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EFFECT OF SIX WEEKS OF SHAVASAN TRAINING ON SPECTRAL MEASURES OF SHORT-TERM HEART RATE VARIABILITY IN YOUNG HEALTHY VOLUNTEERS


Madanmohan*, A. B. Bhavanani, E. S. Prakash,M. G. Kamath and J. Amudhan

Department of Physiology, Jawaharlal Institute of Postgraduate Medical Education and Research (JIPMER) Pondicherry - 605 006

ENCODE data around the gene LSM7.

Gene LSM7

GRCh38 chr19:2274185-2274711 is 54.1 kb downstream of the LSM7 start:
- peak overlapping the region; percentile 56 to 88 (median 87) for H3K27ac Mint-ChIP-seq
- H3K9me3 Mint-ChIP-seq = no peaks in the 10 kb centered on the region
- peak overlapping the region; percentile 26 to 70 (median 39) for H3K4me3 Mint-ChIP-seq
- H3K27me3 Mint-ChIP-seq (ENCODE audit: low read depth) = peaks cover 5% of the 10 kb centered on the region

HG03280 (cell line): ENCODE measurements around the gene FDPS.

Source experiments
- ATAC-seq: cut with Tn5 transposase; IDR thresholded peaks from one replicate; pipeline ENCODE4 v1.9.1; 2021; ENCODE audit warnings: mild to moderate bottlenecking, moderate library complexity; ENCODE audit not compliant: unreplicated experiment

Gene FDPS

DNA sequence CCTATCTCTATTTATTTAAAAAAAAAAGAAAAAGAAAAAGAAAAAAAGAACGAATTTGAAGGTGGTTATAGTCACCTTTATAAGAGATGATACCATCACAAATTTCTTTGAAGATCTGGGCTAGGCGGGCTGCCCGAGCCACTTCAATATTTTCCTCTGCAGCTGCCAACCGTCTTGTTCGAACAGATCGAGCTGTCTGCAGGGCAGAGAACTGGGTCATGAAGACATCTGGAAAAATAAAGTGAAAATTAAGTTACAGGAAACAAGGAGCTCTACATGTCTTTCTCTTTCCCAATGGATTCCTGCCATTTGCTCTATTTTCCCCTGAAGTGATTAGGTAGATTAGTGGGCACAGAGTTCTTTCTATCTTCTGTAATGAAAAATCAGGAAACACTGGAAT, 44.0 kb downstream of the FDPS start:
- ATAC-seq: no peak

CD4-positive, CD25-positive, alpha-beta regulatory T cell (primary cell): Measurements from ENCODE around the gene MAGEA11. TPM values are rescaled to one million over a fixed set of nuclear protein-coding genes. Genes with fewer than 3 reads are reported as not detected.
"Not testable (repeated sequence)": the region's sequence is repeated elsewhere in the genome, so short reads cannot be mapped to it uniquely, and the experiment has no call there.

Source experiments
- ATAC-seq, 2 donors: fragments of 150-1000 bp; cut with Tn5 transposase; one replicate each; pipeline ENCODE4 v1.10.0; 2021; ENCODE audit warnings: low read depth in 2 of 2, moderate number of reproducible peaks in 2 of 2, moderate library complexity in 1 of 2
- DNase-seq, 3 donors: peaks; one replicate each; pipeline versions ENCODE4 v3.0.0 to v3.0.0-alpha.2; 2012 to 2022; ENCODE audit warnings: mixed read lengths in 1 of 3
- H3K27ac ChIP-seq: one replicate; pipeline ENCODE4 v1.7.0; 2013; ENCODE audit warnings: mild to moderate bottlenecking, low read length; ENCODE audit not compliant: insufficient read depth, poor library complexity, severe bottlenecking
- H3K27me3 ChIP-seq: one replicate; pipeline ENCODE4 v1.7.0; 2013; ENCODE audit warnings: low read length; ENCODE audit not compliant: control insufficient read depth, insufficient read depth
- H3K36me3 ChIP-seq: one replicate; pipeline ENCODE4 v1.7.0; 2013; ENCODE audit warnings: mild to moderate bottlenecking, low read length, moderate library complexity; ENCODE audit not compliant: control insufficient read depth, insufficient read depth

In an earlier work from our laboratory, we have demonstrated the effectiveness of shavasan, a yogic relaxation technique, in producing psychosomatic relaxation (1). The blood pressure (BP) lowering effect of shavasan has been demonstrated previously in subjects with hypertension (2). The cardiovascular effects of shavasan may at least in part be due to its effects on autonomic regulation of heart rate and blood pressure. Heart rate variability (HRV) analysis has come to be increasingly used in physiologic research studies as a noninvasive tool to examine the autonomic regulation of cardiovascular function. It describes the variability in instantaneous heart rates and assesses modulation of cardiac cycle time by intrinsic biological rhythms (3, 4, 5). Oscillations in instantaneous heart rates occur at high frequencies (0.15-0.40 Hz), low frequencies (0.04-0.15 Hz) and at very low frequencies (0.003-0.04 Hz) due to different physiologic mechanisms and these have been inferred from pharmacologic studies (3, 4, 5, 6). For a detailed discussion of the physiologic foundations of HRV, consult Akselrod (3, 4), Eckberg (5) and Pagani et al (6). Time domain analysis is a simple method to quantify overall HRV whereas power spectral analysis provides a means of studying different mechanisms responsible for variability in instantaneous heart rates. Raghuraj et al have studied the effect of two yogic breathing techniques on heart rate variability (7). The effect of shavasan training on HRV has not been studied so far. Hence, we planned to determine whether shavasan training of short duration has any effect on the low frequency and high frequency components of heart rate variability.

 
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